Results of the Orange Prize in the year 2007.
A masterly, haunting new novel from a writer heralded by The Washington Post Book World as “the 21st-century daughter of Chinua Achebe,” Half of a Yellow Sun re-creates a seminal moment in modern African history: Biafra’s impassioned struggle to establish an independent republic in Nigeria in the 1960s, and the chilling violence that followed.
With astonishing empathy and the effortless grace of a natural storyteller, Chimamanda Ngozi Adichie weaves together the lives of three characters swept up in the turbulence of the decade. Thirteen-year-old Ugwu is employed as a houseboy for a university professor full of revolutionary zeal. Olanna is the professor’s beautiful mistress, who has abandoned her life of privilege in Lagos for a dusty university town and the charisma of her new lover. And Richard is a shy young Englishman in thrall to Olanna’s twin sister, an enigmatic figure who refuses to belong to anyone. As Nigerian troops advance and the three must run for their…[more]
Arlington Park, a modern-day English suburb very much like its American counterparts, is a place devoted to the profitable ordinariness of life. Amidst its leafy avenues and comfortable houses, its residents live out the dubious accomplishments of civilization: material prosperity, personal freedom, and moral indifference. In Arlington Park, men work, women look after children, and people generally do what’s expected of them. It’s a world awash in contentment but empty of belief, and riven with strange anxieties. How are they to know right from wrong? How should they use their knowledge of other people’s sufferings? What is the relationship of politics to their own domestic arrangements?
Set over the course of a single rainy day, the novel moves from one household to another, and through the passing hours conducts a deep examination of its characters’ lives: of Juliet, enraged at the victory of men over women in family life; of Amanda,…[more]
Twenty-three-year-old Zhuang, the daughter of shoe factory owners in rural China, has come to London to study English. She calls herself Z because English people can’t pronounce her name, but when she arrives at Heathrow she’s no better at their language. Set loose to find her way through a confusion of cultural gaffes and grammatical mishaps, she meets a man who changes everything. From the moment he smiles at her, she enters a new world of sex, freedom, and self-discovery. But she also realizes that, in the West, “love” does not always mean the same as in China, and that you can learn all the words in the English language and still not understand your lover.
Written in steadily improving English grammar and vocabulary, A Concise Chinese-English Dictionary For Lovers is funny, romantic, and touching, and gives us a sparkling new lens through which we can view ourselves.
In what is perhaps her richest and most deeply searching novel, Anne Tyler gives us a story about what it is to be an American, and about Maryam Yazdan, who after thirty-five years in this country must finally come to terms with her “outsiderness.”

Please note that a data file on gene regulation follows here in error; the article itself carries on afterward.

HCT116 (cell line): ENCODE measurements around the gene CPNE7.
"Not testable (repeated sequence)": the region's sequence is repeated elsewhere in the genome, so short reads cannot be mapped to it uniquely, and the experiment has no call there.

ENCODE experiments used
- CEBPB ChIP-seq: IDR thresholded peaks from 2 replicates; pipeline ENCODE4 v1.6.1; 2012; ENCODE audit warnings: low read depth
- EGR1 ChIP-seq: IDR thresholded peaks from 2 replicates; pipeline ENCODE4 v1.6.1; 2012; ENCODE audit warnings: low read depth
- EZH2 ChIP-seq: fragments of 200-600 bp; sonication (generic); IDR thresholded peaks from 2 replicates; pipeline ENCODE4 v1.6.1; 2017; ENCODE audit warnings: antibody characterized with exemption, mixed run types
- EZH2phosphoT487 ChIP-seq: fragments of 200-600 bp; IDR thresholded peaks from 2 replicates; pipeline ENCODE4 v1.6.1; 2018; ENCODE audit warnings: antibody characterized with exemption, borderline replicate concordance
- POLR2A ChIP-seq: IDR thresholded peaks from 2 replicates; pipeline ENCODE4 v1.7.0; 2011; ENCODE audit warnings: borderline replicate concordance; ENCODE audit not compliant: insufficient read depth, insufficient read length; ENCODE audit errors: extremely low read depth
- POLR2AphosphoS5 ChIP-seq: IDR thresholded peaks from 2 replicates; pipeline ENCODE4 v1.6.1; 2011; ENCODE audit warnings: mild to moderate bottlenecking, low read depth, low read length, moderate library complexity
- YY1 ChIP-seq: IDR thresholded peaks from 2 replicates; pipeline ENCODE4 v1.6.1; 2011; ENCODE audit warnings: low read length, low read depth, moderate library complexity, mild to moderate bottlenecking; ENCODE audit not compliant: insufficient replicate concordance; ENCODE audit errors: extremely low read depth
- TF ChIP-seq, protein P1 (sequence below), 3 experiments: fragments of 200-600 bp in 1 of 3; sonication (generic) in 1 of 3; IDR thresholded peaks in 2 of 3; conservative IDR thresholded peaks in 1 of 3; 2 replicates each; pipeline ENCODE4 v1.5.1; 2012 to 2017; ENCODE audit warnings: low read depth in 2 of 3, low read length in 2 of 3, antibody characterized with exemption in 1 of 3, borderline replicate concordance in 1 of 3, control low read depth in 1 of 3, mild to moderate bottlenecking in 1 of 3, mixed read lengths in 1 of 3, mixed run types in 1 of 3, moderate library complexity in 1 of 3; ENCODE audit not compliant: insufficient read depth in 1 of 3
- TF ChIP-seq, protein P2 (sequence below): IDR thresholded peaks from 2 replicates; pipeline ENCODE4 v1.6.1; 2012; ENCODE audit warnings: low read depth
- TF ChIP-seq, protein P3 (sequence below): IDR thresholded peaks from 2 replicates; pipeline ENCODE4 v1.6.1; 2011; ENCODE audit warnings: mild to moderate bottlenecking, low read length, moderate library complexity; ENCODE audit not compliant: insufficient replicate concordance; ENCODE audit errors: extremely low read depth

Two families, who would otherwise never have come together, meet by chance at the Baltimore airport—the Donaldsons, a very American couple, and the Yazdans, Maryam’s fully assimilated son and his attractive Iranian American wife. Each couple is awaiting the arrival of an adopted infant daughter from Korea. After the babies from distant Asia are delivered, Bitsy Donaldson impulsively invites the Yazdans to celebrate with an “arrival party,” an event that is repeated every year as the two families become more deeply intertwined.
Even independent-minded Maryam is drawn in. But only up to a point. When she finds herself being courted by one of the…[more]
Kiran Desai’s first novel, Hullabaloo in the Guava Orchard, was published to unanimous acclaim in over twenty-two countries. Now Desai takes us to the northeastern Himalayas where a rising insurgency challenges the old way of life.
In a crumbling, isolated house at the foot of Mount Kanchenjunga lives an embittered old judge who wants to retire in peace when his orphaned granddaughter Sai arrives on his doorstep. The judge’s chatty cook watches over her, but his thoughts are mostly with his son, Biju, hopscotching from one New York restaurant job to another, trying to stay a step ahead of the INS, forced to consider his country’s place in the world. When a Nepalese insurgency in the mountains threatens Sai’s new-sprung romance with her handsome Nepali tutor and causes their lives to descend into chaos, they, too, are forced to confront their colliding interests. The nation fights itself. The cook witnesses the hierarchy being overturned and discarded. The judge must revisit his past, his own role in this grasping world of conflicting desires-every moment holding out the possibility for hope or betrayal.
A novel of depth and emotion, Desai’s second, long-awaited novel fulfills the grand promise established by her first.
An extraordinary historical novel about a peculiar friendship between the mistress of a Scottish estate and her irresistibly appealing housemaid
Scotland, 1863. In an attempt to escape her not-so-innocent past in Glasgow, Bessy Buckleya wide-eyed and feisty young Irish girltakes a job as a maid in a big house outside Edinburgh working for the beautiful Arabellathe missus. Bessy lacks the necessary scullery skills for her new position, but as she finds out, it is her ability to read and write that makes her such a desirable property. Bessy is intrigued by her new employer but puzzled by her increasingly strange requests and her insistence that Bessy keep a journal of her mundane chores and most intimate thoughts. And it seems that the missus has a few secrets of her own, including her near- obsessive affection for Nora, a former maid who died in mysterious circumstances. …[more]